Is there any particular way (Amounts and method) to make this "Piedra Pome Mix" with cement.? and How much insulation you think this may give in a 2" or 3" Layer?.
Thanks a lot for your answer.

texassourdough 10-27-2011 05:21 PM

Re: Floor insulation options because of a lack of materials
 
Hi Joaam!

The lava is a good idea. The goal is air pockets. A "matrix" of aerated lava and refractory will work. You probably want at least two inches of refractory on top to create mass for heating (and firebrick or another inch/inch and a half of refractory cement. Mass is important - but you don't want heat leaking to the world...any more than you have to!

Good Luck!
Jay

Lburou 10-28-2011 06:03 AM

One more option...
 
Hello Joaam :)

You may get lucky and find a concrete block supplier who can supply you with insulation to pour into the voids of the blocks, providing insulation for filling the cavities in a block wall. That insulation will very likely be vermiculite. I bought my vermiculite from a concrete block supplier. Its worth another search, good luck.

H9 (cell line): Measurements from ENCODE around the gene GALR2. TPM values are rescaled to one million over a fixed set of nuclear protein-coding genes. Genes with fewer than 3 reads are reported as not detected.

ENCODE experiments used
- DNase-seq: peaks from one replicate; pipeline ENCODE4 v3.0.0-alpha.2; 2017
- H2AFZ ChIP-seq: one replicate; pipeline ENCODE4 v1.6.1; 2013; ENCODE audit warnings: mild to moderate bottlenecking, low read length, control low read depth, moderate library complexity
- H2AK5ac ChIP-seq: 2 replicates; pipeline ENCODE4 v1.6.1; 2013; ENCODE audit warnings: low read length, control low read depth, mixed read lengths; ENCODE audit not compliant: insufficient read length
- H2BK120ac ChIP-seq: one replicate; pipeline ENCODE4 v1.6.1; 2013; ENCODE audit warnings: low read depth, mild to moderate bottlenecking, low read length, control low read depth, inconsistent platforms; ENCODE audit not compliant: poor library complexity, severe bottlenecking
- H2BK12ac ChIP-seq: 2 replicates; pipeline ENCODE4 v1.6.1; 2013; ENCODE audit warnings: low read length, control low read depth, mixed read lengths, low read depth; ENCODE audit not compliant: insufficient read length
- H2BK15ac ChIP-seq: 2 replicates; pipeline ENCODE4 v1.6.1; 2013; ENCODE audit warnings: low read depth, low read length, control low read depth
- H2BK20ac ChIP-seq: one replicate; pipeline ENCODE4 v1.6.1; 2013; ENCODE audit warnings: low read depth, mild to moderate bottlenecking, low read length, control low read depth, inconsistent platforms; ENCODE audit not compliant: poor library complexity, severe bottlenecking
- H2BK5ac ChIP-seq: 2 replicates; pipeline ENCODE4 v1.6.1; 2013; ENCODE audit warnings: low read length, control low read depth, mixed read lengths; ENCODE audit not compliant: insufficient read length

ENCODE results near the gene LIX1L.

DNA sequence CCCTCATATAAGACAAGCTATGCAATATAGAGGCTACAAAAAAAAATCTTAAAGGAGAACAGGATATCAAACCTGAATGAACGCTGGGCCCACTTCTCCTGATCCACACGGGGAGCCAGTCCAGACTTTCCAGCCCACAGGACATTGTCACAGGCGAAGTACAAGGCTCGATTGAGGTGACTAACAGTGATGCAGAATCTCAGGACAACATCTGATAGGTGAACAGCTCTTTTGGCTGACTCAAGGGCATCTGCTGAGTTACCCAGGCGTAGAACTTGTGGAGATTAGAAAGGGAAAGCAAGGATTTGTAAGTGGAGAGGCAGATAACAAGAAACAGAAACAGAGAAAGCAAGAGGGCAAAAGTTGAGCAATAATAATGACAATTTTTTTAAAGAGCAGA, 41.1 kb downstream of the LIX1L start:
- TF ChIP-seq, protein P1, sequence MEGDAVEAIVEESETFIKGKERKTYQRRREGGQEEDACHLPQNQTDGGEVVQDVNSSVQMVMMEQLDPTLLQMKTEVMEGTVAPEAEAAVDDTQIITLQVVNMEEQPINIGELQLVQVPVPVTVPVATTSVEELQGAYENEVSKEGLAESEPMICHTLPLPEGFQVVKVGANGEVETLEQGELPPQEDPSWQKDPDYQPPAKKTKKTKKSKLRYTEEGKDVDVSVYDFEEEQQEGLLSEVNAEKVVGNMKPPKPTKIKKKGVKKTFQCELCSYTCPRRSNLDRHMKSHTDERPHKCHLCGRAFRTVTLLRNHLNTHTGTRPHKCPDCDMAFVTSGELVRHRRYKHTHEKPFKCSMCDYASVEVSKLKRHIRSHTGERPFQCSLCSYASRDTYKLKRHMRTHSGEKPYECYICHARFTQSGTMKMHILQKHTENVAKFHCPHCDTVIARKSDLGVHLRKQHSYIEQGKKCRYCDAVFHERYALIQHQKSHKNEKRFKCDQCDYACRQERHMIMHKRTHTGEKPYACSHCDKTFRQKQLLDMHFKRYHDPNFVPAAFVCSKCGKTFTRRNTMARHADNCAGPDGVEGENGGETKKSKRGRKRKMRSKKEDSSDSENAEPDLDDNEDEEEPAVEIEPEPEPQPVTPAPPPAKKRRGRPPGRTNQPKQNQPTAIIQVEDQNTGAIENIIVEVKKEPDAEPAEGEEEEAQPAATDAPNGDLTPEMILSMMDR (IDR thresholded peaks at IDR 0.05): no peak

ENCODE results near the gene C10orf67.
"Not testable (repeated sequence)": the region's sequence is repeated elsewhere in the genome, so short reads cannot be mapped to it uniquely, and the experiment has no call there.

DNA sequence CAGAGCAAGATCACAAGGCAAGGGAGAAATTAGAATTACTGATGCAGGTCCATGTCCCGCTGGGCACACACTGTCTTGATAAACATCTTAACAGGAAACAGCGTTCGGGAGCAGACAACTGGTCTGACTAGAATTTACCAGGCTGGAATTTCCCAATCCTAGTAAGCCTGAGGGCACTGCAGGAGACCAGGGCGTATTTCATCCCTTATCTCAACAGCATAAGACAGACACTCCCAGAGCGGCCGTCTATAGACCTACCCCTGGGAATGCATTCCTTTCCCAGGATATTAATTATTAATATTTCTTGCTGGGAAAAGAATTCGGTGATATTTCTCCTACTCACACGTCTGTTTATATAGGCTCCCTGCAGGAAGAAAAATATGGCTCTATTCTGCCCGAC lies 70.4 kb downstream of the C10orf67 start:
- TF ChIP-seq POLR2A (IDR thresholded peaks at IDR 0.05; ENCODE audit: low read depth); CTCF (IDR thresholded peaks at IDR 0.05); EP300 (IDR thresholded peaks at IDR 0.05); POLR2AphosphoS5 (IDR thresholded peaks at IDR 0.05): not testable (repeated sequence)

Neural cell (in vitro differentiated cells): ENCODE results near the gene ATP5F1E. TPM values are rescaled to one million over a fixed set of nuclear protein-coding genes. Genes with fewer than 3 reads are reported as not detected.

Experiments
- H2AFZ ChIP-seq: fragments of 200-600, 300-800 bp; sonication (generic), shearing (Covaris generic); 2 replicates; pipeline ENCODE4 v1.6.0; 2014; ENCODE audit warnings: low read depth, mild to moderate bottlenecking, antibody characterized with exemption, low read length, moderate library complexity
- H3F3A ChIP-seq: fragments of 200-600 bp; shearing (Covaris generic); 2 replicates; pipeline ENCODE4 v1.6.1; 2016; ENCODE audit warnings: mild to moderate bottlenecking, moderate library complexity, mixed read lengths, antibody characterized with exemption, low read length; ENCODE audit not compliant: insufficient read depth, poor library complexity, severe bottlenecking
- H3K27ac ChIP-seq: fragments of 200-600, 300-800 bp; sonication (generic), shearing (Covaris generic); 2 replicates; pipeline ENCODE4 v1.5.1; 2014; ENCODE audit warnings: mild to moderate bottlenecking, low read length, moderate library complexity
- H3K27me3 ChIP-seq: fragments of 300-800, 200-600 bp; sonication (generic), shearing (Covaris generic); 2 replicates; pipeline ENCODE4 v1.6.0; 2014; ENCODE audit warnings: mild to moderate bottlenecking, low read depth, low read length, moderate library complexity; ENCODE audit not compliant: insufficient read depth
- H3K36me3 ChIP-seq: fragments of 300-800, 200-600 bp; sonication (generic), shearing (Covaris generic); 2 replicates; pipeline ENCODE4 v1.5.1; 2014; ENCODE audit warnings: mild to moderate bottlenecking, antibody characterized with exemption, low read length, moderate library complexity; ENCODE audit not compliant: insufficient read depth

Best Regards, :)

P.S. The vermiculite based product I used was Zonolite, (Masonry Insulation for block walls and cavity fills).

Joaam 10-28-2011 06:39 AM

Re: Floor insulation options because of a lack of materials
 
Thanks Lburou for your Advice, I'll try that approach also and will contact block suppliers to ask if they have any material for insulation that can be used in the cavities of the blocks.

Best regards
Joaam

brickie in oz 10-28-2011 12:40 PM

Re: Floor insulation options because of a lack of materials
 
You can use aerated blocks for the under floor if you can find them.

Google